One of the things that I’ve noticed over the course of my time reporting on Type One is The Metafight. In Type One, for so long, so many metagames were so dramatically bad that results from them could be dismissed as products of ignorance and underdevelopment. This reflex was most useful when most everyone truly did suck a few years ago, and it was important to have an intellectual shortcut available that could make more people pay attention to serious playtesting results from the Paragons than tournaments.
This reflexive dismissal has outlived its usefulness. I actually went to a tournament on July 24th (much to the surprise of all), and based on the last one I went to (in February), I was expecting an immature Sligh/Sui type metagame with some randomness thrown in. I was pleasantly shocked to find the room full of 7/10, Trinistax, both breeds of Slaver, 4C Control, a Psychatog deck, a few Fish, and a few other recognizable, good decks. This in Urbana, Illinois – the middle of nowhere as far as Type One is concerned. (I 2-3ed it on the strength of great play errors like Artifact Mutationing Triskelion.)
The point of the tale is that two dozen people in the middle of nowhere made up a pretty competitive room, and this is happening all over the place. So the tournaments in monthly reports like mine aren’t just the small group that managed to get enough randoms into a room to pass a minimum player count, they’re filled with regular players who read up on the format and, more often than not, have playtested important matchups. This is not so different from PTQs, though I know we still have a ways to go before that comparison is valid.
Online, not everyone seems to have picked up on the sea change. Europe gets a lot of dismissive hand-waving from American players who don’t see their own pro-control bias. In fact, anything outside the Northeast earns this scorn, like Minnesota or Ontario. (Virginia has been redefined to be in New England due to the actions of Darren Di Battista several years ago and Team Short Bus in more recent times.)
I’d like to assert that the Europeans, and Italians especially, deserve a lot more respect than they’ve received. One of the long-persistent myths is that Europe doesn’t play Wastelands, which is what allows them to run”irrational” manabases. Here’s a sample of tournaments showing the emptiness of this myth.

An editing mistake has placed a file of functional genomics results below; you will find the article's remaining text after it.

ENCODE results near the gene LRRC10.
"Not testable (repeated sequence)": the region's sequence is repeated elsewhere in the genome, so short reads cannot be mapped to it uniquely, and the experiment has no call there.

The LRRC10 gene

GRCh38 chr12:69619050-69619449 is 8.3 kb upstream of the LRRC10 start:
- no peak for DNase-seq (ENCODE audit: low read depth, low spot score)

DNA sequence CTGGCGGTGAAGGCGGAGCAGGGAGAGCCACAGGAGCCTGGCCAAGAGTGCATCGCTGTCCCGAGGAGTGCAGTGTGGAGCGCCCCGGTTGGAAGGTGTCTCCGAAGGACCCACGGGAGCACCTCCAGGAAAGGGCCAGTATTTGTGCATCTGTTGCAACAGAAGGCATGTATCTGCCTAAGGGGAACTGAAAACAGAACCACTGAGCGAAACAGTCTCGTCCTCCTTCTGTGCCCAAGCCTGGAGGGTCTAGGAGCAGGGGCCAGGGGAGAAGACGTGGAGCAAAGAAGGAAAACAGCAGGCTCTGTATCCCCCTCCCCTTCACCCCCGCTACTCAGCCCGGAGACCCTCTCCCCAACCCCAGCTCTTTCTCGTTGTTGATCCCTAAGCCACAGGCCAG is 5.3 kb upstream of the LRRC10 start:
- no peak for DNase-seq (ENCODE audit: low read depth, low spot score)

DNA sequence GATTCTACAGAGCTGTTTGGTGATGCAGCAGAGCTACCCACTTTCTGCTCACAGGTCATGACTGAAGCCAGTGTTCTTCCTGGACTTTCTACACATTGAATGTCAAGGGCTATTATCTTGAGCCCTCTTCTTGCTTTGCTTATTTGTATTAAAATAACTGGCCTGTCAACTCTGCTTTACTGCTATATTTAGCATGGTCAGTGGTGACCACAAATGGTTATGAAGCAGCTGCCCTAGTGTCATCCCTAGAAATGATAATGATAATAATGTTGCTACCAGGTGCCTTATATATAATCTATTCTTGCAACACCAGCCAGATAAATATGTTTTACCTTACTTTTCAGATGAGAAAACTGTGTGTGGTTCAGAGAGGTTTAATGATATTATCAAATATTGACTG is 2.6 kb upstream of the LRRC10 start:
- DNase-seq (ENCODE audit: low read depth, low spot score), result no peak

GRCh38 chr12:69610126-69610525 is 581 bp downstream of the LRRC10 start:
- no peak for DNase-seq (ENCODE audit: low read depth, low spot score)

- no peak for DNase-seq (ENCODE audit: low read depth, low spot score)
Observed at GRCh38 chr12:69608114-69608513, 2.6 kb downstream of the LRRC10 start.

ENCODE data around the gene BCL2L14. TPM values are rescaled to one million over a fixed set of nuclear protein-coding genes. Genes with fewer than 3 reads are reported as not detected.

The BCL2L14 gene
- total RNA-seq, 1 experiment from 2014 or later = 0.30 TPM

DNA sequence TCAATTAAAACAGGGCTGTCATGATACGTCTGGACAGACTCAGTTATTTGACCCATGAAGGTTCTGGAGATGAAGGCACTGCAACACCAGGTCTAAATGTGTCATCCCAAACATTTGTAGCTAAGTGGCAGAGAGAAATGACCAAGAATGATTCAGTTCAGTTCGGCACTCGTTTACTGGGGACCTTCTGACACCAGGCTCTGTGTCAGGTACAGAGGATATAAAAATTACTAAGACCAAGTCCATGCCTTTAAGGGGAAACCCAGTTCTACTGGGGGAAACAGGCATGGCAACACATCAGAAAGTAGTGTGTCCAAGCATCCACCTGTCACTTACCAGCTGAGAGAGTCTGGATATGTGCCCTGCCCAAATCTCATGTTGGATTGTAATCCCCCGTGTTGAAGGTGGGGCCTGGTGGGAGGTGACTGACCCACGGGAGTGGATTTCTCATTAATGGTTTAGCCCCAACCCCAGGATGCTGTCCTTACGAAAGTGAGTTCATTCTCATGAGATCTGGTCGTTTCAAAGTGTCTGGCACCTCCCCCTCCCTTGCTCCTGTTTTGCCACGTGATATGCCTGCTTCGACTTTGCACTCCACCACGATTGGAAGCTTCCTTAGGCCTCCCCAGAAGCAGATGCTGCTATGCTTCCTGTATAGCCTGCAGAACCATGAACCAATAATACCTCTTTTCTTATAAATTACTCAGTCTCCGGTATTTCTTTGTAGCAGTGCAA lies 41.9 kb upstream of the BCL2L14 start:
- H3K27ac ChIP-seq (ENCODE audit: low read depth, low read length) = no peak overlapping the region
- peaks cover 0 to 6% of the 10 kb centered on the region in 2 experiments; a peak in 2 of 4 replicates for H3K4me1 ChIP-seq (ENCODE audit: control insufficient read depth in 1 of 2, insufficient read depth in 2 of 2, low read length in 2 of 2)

June 2004 Top 8s
New Jersey: 10 Wasteland, 3 Strip Mine
Minneapolis: 16 Wasteland, 4 Strip Mine (half assumed from two missing 4CC lists)
Kalamazoo: 13 Wasteland, 4 Strip Mine
Dulmen: 12 Wasteland, 4 Strip Mine
Castricum: 12 Wasteland, 5 Strip Mine
Turin: 13 Wasteland, 4 Strip Mine
Bologna: 10 Wasteland, 3 Strip Mine
Hilariously, the Italian counts are lower than they might have otherwise been because, ‘lo and behold, after the North Americans advised them that non-Strip Hulk was better… they cut the Strips/Wastes. To add to the irony, the only New England tournament in the June set tied for lowest Wasteland counts.
N.A. average: 13.0 Wasteland, 3.7 Strip Mine
Europe average: 12.0 Wasteland, 4.0 Strip Mine
Considering the relatively small sample size, I call that”not significantly different”. In fact, Massimo Mattioli a.k.a. MaxxMatt on TMD, Italy’s most prominent voice in the format, recently criticized North American Hulk players for having undersized mana bases (22-23 sources) that are easy for Fish to hate. What could be more ironic?
The other major thing they’re accused of is playing bad decks. I’ll admit some rather odd creations have appeared in Europe, but if you look around on TMD you’ll find North America producing things like B/W Aggro-Control in a Lotus tourney T8 in Maine (31 players). Even in the SCG Power Nine tournament, the long-derided Landstill made Top 8, as did a Stacker variant. From Italy, these decks would be mocked as further evidence of ineptitude, but in America, they’re politely disregarded as anomalies or praised for inventiveness.
Let’s look at the decks the Italians have been Top 8ing with a lot for the last several months. R/U/G Madness, MUD, Trinistax, Hulk Smash, Dragon, and TPS are well-recognized as Italian regulars. Why should these decks be criticized? As recently as May, Tog was considered the best deck by many players, and Italian results have a huge portion of the Hulk Top 8 appearances. Steve Menendian said in March:”you can bet your booties at Gencon, Trinisphere will PWN.” And so it does… in Italy.